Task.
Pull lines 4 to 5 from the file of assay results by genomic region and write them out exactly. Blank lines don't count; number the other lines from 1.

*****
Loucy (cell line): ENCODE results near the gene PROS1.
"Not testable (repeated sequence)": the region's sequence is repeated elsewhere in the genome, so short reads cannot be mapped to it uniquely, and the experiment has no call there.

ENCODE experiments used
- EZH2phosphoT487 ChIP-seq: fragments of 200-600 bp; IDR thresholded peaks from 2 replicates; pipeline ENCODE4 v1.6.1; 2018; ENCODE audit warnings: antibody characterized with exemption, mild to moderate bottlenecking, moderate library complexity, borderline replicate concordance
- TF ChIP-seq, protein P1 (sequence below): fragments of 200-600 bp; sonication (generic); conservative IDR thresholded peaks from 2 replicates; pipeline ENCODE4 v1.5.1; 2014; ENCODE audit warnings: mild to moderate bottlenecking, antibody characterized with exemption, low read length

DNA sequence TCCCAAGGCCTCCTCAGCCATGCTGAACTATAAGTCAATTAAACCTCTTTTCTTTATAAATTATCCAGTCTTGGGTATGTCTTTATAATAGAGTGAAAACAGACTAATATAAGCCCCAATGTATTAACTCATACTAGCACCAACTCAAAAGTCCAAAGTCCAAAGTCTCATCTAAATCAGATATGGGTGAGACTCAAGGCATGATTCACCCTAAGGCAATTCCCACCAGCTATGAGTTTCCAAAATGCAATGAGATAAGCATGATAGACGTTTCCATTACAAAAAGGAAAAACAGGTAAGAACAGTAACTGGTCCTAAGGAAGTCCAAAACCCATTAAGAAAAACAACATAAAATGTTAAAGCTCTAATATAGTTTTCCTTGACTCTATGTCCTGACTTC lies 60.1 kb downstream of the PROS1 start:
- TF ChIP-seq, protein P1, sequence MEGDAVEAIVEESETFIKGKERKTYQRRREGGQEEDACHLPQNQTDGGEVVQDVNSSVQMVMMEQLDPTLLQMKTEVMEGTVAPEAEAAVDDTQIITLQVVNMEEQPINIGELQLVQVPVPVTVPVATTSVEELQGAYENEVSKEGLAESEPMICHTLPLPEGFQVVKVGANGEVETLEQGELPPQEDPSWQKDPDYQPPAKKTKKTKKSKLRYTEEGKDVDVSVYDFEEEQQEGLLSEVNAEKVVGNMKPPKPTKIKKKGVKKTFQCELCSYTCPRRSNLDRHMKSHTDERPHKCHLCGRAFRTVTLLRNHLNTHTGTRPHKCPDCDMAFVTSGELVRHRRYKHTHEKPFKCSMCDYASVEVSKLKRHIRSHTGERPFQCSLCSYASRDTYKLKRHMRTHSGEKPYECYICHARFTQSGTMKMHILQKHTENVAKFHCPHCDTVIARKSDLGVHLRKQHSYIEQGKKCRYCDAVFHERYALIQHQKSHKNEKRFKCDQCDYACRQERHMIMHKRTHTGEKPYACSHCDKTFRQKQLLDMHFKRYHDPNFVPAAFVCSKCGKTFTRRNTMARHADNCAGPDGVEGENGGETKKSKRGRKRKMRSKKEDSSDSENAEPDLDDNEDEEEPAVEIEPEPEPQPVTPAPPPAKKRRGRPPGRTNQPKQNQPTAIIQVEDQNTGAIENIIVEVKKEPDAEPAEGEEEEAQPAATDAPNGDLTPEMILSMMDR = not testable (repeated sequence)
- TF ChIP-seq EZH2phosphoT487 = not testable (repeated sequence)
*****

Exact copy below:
- EZH2phosphoT487 ChIP-seq: fragments of 200-600 bp; IDR thresholded peaks from 2 replicates; pipeline ENCODE4 v1.6.1; 2018; ENCODE audit warnings: antibody characterized with exemption, mild to moderate bottlenecking, moderate library complexity, borderline replicate concordance
- TF ChIP-seq, protein P1 (sequence below): fragments of 200-600 bp; sonication (generic); conservative IDR thresholded peaks from 2 replicates; pipeline ENCODE4 v1.5.1; 2014; ENCODE audit warnings: mild to moderate bottlenecking, antibody characterized with exemption, low read length